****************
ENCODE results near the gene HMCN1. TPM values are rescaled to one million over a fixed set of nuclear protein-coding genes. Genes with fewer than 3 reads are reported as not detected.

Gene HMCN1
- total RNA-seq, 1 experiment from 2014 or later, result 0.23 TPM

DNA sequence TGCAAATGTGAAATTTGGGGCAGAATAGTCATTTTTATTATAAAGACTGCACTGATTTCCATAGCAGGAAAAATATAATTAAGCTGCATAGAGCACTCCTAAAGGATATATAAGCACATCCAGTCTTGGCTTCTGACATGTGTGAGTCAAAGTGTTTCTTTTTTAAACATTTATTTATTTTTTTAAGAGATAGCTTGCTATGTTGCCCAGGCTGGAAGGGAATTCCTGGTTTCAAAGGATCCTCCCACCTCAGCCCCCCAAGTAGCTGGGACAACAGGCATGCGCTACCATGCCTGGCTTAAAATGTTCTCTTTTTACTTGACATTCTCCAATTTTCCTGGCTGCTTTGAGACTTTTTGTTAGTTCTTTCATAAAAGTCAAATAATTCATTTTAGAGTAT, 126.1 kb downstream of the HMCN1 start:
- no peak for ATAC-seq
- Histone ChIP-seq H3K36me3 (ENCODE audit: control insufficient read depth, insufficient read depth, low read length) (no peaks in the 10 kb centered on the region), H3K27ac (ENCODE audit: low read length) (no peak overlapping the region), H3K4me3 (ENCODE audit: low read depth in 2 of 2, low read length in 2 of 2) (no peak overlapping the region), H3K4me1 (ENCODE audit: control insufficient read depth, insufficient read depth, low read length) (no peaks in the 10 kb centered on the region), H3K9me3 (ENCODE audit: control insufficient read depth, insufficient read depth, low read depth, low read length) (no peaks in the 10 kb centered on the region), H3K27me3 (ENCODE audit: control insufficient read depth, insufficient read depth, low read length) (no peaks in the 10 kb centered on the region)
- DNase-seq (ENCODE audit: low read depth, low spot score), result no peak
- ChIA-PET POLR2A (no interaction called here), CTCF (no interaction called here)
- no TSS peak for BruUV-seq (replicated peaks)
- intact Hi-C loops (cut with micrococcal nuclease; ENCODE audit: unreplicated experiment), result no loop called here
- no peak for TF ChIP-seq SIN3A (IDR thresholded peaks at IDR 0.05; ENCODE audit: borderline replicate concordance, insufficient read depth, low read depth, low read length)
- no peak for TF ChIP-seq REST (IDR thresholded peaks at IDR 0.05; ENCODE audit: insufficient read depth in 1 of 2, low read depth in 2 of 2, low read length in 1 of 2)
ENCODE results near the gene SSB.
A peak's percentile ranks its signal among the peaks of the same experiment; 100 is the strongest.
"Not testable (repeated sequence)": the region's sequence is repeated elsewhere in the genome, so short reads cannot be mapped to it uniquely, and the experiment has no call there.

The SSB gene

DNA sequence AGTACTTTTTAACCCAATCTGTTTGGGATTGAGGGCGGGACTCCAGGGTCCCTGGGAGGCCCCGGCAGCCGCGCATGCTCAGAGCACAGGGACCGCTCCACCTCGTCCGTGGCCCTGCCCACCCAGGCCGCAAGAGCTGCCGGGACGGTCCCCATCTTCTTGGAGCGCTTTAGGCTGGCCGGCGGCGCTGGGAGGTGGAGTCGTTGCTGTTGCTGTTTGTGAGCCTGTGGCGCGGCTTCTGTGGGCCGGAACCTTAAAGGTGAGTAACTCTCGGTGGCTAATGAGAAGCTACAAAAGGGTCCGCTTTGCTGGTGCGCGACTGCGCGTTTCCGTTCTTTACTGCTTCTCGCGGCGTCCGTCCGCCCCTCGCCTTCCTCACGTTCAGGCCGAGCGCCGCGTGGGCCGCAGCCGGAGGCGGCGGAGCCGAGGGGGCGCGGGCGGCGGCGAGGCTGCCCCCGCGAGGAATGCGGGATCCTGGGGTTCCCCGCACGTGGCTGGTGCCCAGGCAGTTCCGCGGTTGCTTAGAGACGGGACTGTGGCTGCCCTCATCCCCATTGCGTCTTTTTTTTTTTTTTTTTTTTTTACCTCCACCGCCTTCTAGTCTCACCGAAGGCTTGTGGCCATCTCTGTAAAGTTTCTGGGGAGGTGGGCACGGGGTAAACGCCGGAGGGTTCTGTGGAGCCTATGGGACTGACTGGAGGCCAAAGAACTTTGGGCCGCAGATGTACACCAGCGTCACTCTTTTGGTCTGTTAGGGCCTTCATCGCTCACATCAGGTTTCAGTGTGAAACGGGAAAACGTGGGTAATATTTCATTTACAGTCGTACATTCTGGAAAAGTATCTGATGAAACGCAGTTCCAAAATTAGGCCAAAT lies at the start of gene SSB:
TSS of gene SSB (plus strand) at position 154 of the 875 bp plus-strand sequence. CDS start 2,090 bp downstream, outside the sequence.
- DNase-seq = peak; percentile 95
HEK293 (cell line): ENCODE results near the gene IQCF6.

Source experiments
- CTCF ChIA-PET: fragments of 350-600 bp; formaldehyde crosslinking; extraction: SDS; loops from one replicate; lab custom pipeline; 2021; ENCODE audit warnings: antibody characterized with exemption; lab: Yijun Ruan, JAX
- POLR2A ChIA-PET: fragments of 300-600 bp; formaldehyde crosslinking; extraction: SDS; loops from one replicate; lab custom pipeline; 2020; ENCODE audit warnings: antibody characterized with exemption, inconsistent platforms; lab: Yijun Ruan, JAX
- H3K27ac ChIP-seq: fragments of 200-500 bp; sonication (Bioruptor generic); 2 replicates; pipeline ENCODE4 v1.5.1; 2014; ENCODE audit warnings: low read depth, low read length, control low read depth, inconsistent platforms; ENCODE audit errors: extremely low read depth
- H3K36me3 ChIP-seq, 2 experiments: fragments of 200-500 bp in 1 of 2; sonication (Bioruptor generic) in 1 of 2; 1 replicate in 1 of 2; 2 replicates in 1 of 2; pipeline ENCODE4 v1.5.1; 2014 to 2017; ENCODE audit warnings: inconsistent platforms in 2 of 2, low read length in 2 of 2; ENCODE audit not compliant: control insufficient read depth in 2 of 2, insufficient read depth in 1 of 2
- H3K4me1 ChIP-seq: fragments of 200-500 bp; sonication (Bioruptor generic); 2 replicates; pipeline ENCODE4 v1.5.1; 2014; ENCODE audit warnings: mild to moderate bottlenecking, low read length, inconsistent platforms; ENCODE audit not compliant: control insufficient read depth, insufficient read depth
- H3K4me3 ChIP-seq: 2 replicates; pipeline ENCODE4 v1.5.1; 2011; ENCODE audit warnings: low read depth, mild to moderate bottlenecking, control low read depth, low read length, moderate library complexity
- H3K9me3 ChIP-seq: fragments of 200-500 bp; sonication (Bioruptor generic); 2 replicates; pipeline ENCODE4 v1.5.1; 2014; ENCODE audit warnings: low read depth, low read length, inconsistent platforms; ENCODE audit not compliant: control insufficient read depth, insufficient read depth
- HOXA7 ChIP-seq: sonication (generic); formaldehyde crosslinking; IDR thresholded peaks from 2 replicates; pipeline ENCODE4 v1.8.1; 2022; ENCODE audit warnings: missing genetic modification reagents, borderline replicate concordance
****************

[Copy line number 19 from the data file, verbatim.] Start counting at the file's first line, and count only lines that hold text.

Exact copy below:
- DNase-seq = peak; percentile 95